Lily's love for him was obvious when she sat down and began talking, the words falling out of her mouth. Almost all were good, but she included a few humorous anecdotes from less pleasant times.

When she had gone to bed, Rose and David looked at each other. Her husband looked uncomfortable. Rose smiled and patted his hand before assuring him that she wasn't ready for it either.

Two days after school had let out for Lily, she returned from meeting James's parents, accompanied by the young man himself.

He was a perfect gentleman, and Rose was quite impressed.

David looked very uncomfortable and nervous, but James charmed him quickly. Petunia was the only one not impressed, but Rose wasn't too worried about it.

She would get over it eventually.

James ended up staying the night, and he slept on the couch in the family room.

Or at least, he stayed downstairs in the family room.

When Rose woke up, her youngest daughter was still dressed from the previous night and sitting on the couch talking with him.

Neither looked too rumpled, much to Rose's relief, but they both looked startled when she came downstairs.

She greeted them cheerfully and while James was changing clothes in the bathroom upstairs, Rose told Lily that she was quite impressed with him.

The soft smile on her daughter's face and the look in her eyes made Rose decided to start making notes for Lily's wedding as well as Petunia's, which would be in only a few months.

James left the next day and Rose told her husband of her suspicions.

David got even more uncomfortable after that, as though afraid of losing his little girls all at once.

The summer dragged on, and Rose was just starting to question if she'd been a little premature when Lily returned from a date- her and James's one year anniversary- sporting a very large, very lovely diamond ring and a smile on her face.

Rose had her suspicions that Petunia was a little jealous of the size of the ring, but soon enough, it was time for Petunia's wedding, and the spotlight was on Rose's eldest daughter for some time.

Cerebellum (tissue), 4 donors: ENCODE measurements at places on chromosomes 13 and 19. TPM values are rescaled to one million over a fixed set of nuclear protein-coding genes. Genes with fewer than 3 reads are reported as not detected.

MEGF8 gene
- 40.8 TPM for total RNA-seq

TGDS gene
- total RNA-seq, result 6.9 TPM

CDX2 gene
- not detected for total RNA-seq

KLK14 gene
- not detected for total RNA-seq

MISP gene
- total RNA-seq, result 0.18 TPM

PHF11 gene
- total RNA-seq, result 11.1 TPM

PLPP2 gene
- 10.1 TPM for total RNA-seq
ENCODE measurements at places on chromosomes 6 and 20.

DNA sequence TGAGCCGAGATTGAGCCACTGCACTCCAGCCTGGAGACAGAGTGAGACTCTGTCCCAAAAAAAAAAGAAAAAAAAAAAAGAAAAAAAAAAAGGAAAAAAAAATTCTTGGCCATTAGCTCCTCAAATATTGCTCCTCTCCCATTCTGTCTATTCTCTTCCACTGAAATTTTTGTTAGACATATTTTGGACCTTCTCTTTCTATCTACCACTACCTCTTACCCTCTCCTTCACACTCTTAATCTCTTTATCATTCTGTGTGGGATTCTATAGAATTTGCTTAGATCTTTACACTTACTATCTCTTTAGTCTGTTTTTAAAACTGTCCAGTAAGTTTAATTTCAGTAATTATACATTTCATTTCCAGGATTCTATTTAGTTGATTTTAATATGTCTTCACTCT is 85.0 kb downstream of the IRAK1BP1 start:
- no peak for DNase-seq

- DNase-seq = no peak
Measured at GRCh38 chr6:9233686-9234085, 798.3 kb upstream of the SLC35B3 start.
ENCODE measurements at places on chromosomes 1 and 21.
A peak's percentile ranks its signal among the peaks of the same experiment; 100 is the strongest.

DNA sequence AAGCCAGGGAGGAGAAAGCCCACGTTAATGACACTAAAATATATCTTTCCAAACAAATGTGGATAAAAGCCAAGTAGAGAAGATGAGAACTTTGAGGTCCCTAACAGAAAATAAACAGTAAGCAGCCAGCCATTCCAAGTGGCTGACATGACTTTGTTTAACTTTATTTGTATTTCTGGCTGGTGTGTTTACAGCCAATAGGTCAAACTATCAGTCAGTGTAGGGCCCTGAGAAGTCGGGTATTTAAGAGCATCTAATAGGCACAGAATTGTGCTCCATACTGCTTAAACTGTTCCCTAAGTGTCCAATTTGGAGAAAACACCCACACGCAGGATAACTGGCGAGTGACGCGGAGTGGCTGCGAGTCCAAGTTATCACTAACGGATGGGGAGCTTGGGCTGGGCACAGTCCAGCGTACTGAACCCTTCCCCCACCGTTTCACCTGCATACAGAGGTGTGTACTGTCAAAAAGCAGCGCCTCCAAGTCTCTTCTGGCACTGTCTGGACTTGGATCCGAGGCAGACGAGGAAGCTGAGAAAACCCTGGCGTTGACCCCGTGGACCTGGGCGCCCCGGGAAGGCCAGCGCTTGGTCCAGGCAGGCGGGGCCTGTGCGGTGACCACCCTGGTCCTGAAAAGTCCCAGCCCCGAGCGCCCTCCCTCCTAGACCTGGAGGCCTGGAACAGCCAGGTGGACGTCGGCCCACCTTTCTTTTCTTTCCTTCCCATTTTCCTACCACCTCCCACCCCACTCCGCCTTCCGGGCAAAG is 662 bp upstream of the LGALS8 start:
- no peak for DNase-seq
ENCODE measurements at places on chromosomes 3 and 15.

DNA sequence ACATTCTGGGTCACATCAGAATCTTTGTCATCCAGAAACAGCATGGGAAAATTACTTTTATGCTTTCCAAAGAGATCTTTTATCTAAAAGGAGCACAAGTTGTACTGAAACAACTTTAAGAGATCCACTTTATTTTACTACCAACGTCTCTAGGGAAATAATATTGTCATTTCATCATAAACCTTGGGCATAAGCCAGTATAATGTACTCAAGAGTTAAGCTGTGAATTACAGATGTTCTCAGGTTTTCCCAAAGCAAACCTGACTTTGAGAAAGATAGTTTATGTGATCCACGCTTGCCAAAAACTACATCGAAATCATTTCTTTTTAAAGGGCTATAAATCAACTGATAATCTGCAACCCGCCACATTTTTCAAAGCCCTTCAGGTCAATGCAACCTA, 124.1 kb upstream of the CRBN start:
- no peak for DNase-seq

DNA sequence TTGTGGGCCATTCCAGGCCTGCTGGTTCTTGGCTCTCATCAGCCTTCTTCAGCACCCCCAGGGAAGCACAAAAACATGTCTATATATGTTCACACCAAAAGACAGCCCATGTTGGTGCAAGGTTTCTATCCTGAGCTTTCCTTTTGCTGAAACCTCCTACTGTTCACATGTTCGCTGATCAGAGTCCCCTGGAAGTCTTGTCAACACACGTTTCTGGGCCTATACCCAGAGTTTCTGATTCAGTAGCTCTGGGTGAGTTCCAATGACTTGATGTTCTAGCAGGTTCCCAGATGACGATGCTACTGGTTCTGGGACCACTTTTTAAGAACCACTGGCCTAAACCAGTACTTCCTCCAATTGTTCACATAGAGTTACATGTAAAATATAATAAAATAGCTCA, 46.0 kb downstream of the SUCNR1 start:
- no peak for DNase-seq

Lily was not bothered by that, and continued to plan her wedding, helping out with Petunia's as well, as cheerful and happy as Rose had ever seen her.

James grew to be a regular fixture around the house, and was very much a welcome addition, especially since Petunia was gone and David Evans was searching for a distraction.

Quicker than any of them would have consciously thought it possible, James became a part of the family, in a way that Vernon had never quite achieved. The confirmation of that came when he took David to a Quidditch Match with his father and invited Rose and Lily to join his mother for a luncheon and shopping.

The men returned from the game boisterous and loud and a little bit drunk, and the women kept it even by coming home a bit lighter in the pockets.

By the time the June wedding came about, James was already Rose's son.

Only a few months later, Rose had needed no more than a single look at her daughter and son-in-law to know that her first two grandchildren would arrive shortly.

Dudley was born, and then Harry, and Rose was as happy as she ever could imagine, though a little uncertain how she felt being called a grandmother already.

It pleased her to see that her daughters were so happy in their new marriages and new lives, and Rose had hopes that the differences between her daughters would lessen as they began to raise their children.

The first sign that all was not well came at Christmas of that year.

Lily and James arrived with Harry, both pale and drawn looking.